Spin Control


July 16, 2006



Golden Smog, "Another Fine Day" (Lost Highway) **1/2

The first release from this alt-country supergroup was a novelty back in 1992, but it was a revealing one, with moonlighting members of the Jayhawks, Wilco and Soul Asylum paying tribute to their music heroes while getting drunk and having some laughs. By the second and third albums, it was harder to forgive the sloppiness and blatant derivation. Recorded in Spain by core members Gary Louris, Dan Murphy, Marc Perlman and Kraig Johnson, "Another Fine Day" breaks no new ground, but it is a tighter, more spirited and better-crafted effort than "Down by the Old Mainstream" (1996) or "Weird Tales" (1998) -- probably because these fellas' primary bands have more or less dropped off the radar, so there's no need for them to hold out on the best material.

You'll note that the credits above don't include Chicagoan Jeff Tweedy, whose band Wilco is still very much at the top of its game; he makes a few stray appearances, co-writing "Listen Joe" with Louris, and coming in to make some unspecified contributions at the tail end of the recording. He isn't really missed, and about half of this disc -- including the jangly opener "You Make It Easy," the psychedelic "Beautiful Mind" and "Cure for This," which features gorgeous vocals from Muni Loco, the wife of Spanish producer Paco Loco -- easily stand as the best music the group has given us.


India.Arie, "Testimony: Vol. 1, Life & Relationship" (Motown) *1/2

You can't fault India.Arie for a lack of earnestness; there's hardly a verse on the acoustic soul singer's third album, which debuted at No. 1 on the Billboard albums chart last week, where she isn't baring her soul about the road to recovery after the end of a passionate romance. Unfortunately, she doesn't have much to say about the human condition beyond the sort of "improve yourself, save the world" pop-psych platitudes so regularly dispensed by Oprah and other denizens of daytime television.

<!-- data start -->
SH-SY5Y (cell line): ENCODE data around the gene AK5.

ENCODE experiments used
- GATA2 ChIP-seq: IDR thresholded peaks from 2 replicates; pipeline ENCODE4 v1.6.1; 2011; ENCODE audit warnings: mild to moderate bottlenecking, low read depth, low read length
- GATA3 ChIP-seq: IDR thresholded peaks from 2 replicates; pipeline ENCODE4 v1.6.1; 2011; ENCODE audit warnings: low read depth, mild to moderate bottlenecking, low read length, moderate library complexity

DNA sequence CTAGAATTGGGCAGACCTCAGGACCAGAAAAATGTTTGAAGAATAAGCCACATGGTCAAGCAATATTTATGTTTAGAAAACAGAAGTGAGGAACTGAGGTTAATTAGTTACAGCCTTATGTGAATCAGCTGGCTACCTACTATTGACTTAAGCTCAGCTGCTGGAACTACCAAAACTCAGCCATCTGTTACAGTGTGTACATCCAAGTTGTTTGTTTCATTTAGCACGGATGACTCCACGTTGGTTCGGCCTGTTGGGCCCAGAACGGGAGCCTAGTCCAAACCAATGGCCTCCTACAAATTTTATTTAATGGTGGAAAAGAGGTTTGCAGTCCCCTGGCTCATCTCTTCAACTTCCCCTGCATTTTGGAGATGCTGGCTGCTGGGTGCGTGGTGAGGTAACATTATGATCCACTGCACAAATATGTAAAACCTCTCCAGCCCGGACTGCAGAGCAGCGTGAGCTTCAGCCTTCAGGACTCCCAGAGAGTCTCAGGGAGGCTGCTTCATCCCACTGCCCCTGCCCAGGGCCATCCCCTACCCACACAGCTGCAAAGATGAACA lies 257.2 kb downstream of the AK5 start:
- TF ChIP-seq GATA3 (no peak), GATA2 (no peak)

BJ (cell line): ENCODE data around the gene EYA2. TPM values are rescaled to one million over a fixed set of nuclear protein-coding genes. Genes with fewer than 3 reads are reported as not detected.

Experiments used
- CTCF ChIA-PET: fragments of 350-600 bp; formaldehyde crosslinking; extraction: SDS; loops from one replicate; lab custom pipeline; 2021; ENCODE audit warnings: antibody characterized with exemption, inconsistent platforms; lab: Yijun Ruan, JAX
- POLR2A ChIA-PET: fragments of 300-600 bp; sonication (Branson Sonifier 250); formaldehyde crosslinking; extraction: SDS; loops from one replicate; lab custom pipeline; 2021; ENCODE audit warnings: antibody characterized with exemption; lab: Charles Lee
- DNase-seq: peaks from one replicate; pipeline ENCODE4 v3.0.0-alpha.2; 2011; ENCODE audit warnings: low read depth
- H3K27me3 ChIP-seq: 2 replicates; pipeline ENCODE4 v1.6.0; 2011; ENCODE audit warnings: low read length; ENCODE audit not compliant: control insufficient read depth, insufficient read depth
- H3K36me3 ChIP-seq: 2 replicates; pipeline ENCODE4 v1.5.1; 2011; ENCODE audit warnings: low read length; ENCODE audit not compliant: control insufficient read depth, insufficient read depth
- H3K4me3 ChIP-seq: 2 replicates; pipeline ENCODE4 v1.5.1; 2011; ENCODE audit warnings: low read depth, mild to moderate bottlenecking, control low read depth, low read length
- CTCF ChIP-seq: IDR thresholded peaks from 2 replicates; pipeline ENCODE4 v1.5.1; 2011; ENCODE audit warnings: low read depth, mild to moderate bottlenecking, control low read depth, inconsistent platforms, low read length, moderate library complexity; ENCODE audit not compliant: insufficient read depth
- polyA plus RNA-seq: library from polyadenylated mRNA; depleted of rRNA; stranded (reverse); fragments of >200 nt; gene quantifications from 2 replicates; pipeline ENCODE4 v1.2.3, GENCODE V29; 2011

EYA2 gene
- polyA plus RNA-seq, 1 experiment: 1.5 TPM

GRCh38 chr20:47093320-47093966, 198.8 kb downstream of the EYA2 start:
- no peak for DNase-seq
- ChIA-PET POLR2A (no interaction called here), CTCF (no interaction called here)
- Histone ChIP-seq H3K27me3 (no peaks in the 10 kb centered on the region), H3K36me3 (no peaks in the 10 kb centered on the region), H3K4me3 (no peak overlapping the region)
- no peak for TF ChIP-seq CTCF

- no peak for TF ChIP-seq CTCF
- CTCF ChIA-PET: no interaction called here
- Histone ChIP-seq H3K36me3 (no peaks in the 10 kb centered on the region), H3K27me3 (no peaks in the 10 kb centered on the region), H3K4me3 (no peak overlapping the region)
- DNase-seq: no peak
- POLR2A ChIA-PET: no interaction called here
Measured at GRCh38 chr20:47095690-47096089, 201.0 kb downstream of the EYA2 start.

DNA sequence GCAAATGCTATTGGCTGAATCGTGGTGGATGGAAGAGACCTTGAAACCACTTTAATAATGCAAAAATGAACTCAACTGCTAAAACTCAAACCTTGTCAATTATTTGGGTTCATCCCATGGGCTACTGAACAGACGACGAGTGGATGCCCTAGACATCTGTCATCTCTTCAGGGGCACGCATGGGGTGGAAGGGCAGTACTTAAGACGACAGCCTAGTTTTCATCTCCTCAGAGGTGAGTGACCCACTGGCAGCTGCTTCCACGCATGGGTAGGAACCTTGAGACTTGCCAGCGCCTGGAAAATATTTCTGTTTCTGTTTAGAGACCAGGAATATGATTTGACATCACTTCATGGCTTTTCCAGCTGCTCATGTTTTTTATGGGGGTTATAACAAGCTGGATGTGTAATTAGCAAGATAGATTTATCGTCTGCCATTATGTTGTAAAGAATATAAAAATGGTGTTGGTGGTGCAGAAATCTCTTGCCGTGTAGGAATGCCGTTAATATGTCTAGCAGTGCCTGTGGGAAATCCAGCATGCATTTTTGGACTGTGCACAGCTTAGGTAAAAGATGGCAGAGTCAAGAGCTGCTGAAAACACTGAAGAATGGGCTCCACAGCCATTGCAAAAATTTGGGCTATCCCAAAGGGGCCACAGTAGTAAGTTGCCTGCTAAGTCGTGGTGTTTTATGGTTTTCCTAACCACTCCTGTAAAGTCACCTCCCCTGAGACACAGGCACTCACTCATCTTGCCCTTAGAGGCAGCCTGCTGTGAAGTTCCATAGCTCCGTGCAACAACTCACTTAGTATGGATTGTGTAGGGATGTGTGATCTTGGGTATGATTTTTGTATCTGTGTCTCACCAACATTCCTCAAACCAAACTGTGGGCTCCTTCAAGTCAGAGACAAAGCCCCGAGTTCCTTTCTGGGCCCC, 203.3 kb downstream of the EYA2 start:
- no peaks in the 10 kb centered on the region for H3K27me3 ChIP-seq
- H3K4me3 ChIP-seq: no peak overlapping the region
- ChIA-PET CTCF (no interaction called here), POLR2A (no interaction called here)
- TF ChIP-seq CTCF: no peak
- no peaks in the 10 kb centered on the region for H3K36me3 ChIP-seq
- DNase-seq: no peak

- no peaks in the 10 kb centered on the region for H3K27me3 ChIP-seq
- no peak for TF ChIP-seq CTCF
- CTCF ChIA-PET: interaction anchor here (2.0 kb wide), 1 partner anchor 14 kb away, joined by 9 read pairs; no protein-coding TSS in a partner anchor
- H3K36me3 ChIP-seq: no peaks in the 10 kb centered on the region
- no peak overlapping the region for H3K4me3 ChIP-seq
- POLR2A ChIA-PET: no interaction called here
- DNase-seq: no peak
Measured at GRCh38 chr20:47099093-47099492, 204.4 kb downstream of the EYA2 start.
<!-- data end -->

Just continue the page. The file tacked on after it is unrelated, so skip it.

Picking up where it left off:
"There's hope / It doesn't cost a thing to smile / You don't have to pay to laugh / You better thank God for that," Arie croons midway through the disc in the typically lulling "There's Hope." So it goes in tune after tune, including the unremarkable cover of Don Henley's "Heart of the Matter," with Arie admitting that, yes, the unnamed cad broke my heart, but Christ forgives, and so can I. Noble sentiments, perhaps, but they just don't feel real, and you wish that she'd flash just a little bit of anger and slap the bum upside the head.

Despite the plethora of guests, including Keb' Mo', Bonnie Raitt, Bela Fleck's Victor Wooten and country pickers Rascal Flatts, the piano and acoustic-guitar-dominated sounds are nearly as superficial, bland and generic as the self-help advice. Arie's octave-spanning, smooth and often very sultry voice remains a distinctive and appealing instrument. If only she'd put it to better use.